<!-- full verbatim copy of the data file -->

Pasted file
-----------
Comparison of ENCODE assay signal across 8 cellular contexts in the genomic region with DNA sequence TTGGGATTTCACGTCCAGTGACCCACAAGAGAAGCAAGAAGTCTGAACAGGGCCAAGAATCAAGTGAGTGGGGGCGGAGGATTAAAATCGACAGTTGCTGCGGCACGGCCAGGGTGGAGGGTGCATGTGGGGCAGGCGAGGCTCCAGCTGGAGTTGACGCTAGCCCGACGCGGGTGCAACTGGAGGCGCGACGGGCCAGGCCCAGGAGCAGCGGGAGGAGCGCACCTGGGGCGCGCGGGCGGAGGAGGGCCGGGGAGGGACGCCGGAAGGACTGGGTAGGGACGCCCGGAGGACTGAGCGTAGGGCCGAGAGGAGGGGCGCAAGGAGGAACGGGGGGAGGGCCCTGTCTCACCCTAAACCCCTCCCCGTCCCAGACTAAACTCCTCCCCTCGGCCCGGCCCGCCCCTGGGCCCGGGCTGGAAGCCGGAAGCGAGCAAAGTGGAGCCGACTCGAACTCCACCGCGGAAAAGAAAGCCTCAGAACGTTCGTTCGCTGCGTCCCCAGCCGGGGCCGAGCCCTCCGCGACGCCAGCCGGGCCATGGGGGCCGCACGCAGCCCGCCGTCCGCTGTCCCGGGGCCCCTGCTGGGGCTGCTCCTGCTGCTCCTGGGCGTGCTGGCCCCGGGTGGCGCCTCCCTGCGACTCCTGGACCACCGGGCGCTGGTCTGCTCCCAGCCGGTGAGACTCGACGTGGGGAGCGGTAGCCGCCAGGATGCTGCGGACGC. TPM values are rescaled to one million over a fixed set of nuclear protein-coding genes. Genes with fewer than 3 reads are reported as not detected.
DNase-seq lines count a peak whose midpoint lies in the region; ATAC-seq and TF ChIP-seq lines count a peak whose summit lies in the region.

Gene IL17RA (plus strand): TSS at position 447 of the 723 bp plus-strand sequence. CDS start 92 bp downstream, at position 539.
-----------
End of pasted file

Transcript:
Comparison of ENCODE assay signal across 8 cellular contexts in the genomic region with DNA sequence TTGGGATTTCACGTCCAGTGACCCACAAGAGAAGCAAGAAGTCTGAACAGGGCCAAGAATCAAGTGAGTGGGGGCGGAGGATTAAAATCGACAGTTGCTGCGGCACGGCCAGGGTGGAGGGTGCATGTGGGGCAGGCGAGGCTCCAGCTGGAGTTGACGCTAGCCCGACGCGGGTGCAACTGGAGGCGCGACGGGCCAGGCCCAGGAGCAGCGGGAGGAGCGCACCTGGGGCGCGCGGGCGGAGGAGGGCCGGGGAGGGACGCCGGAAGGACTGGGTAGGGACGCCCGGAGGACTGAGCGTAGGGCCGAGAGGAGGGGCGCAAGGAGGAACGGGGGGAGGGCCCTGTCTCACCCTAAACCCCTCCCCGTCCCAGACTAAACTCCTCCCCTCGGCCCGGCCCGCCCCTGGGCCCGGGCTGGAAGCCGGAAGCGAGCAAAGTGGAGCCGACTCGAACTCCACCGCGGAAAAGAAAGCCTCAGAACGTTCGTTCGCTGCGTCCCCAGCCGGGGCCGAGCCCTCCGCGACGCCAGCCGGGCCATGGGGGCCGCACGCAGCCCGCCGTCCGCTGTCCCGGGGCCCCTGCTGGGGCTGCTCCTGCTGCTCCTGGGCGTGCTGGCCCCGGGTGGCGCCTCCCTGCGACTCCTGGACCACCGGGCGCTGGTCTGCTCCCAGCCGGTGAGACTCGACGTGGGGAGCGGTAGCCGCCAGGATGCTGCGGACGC. TPM values are rescaled to one million over a fixed set of nuclear protein-coding genes. Genes with fewer than 3 reads are reported as not detected.
DNase-seq lines count a peak whose midpoint lies in the region; ATAC-seq and TF ChIP-seq lines count a peak whose summit lies in the region.

Gene IL17RA (plus strand): TSS at position 447 of the 723 bp plus-strand sequence. CDS start 92 bp downstream, at position 539.